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The National Security Agency and the So-Called War On Terror

January 10, 2002
Story
WATCH FULL SHOW

Guests

Noam Chomsky

activist, author, and professor of Linguistics at MIT.

Since the Bush administration began its so-called war on terror, we have reported extensively on the scores of peoplein detention. The identity of many of these people remains unknown. Largely they are held in communicado withoutcharges. Today we are going to look at some of the methods the government used in determining what people they wouldarrest and hold in the aftermath of September 11th. In the days following the attacks, Congress passed laws andbudgets that expanded the surveillance powers of the world’s largest spy organization the National Security Agency.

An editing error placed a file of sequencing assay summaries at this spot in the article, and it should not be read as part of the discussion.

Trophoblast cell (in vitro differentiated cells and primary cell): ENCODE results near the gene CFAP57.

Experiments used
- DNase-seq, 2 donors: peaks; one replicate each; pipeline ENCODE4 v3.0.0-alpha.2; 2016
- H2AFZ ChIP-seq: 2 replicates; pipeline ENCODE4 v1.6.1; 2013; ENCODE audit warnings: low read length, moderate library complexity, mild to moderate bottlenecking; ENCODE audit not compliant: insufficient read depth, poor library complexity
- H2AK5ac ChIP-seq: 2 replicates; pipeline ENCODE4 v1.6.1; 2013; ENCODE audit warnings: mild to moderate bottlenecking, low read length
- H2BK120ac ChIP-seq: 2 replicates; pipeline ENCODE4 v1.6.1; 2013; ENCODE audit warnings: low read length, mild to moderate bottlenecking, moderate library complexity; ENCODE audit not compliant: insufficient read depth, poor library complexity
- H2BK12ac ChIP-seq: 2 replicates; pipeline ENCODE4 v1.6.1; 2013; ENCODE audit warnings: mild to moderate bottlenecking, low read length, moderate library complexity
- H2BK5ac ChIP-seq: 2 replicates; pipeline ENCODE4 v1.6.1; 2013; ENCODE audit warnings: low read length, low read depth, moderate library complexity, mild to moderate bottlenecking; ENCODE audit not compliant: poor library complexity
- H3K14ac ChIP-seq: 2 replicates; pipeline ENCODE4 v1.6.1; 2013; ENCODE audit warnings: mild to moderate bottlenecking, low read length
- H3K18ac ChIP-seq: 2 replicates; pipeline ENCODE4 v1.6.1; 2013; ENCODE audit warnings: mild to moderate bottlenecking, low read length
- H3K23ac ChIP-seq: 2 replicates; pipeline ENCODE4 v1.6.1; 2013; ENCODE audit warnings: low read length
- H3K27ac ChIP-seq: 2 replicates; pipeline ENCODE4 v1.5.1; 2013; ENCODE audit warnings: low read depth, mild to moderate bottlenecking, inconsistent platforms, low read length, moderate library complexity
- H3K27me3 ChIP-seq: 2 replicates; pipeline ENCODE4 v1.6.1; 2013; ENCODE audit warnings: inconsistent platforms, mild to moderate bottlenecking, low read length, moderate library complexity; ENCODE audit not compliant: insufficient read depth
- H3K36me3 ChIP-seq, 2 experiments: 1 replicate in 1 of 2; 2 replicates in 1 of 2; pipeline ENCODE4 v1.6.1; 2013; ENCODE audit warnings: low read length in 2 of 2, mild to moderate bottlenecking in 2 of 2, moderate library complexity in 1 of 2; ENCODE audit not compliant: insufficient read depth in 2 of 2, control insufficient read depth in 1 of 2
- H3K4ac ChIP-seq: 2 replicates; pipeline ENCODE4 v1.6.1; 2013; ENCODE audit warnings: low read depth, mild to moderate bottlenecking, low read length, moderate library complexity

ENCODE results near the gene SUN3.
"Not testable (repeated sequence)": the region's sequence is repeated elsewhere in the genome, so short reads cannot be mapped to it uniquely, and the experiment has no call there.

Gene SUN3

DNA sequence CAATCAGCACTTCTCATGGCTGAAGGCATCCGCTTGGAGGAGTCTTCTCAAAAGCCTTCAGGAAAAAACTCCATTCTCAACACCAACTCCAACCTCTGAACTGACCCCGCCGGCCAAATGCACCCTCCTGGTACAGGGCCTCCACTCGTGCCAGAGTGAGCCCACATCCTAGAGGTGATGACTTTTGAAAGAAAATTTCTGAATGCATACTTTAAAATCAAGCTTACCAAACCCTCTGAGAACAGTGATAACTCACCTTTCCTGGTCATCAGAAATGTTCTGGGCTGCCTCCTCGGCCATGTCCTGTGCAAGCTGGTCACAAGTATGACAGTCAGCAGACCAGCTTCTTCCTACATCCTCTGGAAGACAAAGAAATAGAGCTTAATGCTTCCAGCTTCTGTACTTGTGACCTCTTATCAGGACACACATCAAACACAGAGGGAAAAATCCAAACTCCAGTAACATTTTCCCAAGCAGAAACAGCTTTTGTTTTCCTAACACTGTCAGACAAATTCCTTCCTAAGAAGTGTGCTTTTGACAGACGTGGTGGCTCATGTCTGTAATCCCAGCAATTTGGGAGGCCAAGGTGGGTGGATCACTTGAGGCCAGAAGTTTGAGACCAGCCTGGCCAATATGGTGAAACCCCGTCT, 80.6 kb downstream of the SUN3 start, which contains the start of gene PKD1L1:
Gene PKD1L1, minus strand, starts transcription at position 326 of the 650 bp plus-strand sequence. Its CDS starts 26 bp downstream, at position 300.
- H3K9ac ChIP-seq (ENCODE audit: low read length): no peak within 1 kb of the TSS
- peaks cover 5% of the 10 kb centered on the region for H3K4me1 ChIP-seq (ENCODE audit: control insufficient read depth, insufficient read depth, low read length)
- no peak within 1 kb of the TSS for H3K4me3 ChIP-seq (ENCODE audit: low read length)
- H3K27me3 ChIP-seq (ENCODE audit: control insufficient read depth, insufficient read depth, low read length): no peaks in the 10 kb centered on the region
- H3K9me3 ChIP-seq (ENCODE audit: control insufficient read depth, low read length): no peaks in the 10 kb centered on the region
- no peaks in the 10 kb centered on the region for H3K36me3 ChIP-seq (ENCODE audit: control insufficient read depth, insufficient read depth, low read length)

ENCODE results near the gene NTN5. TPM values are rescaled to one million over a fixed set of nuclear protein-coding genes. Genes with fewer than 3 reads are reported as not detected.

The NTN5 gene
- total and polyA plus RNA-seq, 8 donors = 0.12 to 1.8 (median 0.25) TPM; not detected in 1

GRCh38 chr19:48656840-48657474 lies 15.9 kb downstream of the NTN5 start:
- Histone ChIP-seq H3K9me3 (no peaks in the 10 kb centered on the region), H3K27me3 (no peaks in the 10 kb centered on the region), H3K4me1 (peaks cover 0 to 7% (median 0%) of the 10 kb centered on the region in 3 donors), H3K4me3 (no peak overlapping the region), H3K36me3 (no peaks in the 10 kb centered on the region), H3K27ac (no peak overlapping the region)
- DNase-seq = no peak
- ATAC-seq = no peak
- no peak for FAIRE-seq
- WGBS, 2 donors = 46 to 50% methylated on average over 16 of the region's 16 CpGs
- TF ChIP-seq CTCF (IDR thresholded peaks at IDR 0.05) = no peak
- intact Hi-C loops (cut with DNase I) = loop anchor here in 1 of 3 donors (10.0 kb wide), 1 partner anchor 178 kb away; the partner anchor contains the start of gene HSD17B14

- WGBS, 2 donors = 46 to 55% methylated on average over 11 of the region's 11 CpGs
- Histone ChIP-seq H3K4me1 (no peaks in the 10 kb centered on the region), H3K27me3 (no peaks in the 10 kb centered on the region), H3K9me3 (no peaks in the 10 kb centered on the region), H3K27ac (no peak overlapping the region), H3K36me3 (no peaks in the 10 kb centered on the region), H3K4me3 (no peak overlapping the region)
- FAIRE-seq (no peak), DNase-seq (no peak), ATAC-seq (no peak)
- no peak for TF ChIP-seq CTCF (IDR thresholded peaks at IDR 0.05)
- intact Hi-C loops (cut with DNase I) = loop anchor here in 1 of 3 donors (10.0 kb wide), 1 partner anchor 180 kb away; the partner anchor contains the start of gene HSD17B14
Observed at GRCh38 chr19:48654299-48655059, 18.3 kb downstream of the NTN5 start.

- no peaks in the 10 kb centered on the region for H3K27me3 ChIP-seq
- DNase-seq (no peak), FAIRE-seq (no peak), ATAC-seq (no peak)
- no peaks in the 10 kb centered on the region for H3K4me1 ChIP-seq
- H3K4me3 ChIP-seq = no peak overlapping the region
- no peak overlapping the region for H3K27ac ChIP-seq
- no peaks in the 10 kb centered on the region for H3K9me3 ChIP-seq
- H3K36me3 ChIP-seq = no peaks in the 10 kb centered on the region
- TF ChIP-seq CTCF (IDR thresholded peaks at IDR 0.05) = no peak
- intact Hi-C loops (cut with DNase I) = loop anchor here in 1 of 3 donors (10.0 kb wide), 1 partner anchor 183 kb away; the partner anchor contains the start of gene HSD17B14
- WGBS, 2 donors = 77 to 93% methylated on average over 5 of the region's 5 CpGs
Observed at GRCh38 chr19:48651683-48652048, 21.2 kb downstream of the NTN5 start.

The NSA is the top-secret arm of the U.S. Department of Defense whose job is to monitor billions of electroniccommunications around the world — phone calls, telexes, faxes, and e-mails

Today, we are going to look at some of these tactics as well as taking a look at some next generation spy technology.

Guests:

  • James Bamford, is an investigative journalist and author of ??The Puzzle Palace, which documents thehistory of the National Security Agency. The sequel to the book, ??Body of Secrets, was released last year.
  • Christopher Simpson, is a Professor of Communications at American University in Washington, DC. He is alsoauthor of ??Blowback among other books.

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